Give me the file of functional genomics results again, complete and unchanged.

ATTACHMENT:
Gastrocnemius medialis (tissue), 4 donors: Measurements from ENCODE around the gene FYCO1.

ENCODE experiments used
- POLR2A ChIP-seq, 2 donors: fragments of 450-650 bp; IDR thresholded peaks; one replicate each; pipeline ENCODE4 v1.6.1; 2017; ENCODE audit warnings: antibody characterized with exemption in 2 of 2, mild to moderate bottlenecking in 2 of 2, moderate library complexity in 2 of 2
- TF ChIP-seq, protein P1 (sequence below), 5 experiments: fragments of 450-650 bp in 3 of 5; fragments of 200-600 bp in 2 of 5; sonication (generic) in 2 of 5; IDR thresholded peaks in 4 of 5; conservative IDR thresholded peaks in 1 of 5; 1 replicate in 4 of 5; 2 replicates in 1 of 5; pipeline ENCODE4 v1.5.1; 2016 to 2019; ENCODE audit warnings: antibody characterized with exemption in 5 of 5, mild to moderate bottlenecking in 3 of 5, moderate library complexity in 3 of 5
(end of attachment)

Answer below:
Gastrocnemius medialis (tissue), 4 donors: Measurements from ENCODE around the gene FYCO1.

ENCODE experiments used
- POLR2A ChIP-seq, 2 donors: fragments of 450-650 bp; IDR thresholded peaks; one replicate each; pipeline ENCODE4 v1.6.1; 2017; ENCODE audit warnings: antibody characterized with exemption in 2 of 2, mild to moderate bottlenecking in 2 of 2, moderate library complexity in 2 of 2
- TF ChIP-seq, protein P1 (sequence below), 5 experiments: fragments of 450-650 bp in 3 of 5; fragments of 200-600 bp in 2 of 5; sonication (generic) in 2 of 5; IDR thresholded peaks in 4 of 5; conservative IDR thresholded peaks in 1 of 5; 1 replicate in 4 of 5; 2 replicates in 1 of 5; pipeline ENCODE4 v1.5.1; 2016 to 2019; ENCODE audit warnings: antibody characterized with exemption in 5 of 5, mild to moderate bottlenecking in 3 of 5, moderate library complexity in 3 of 5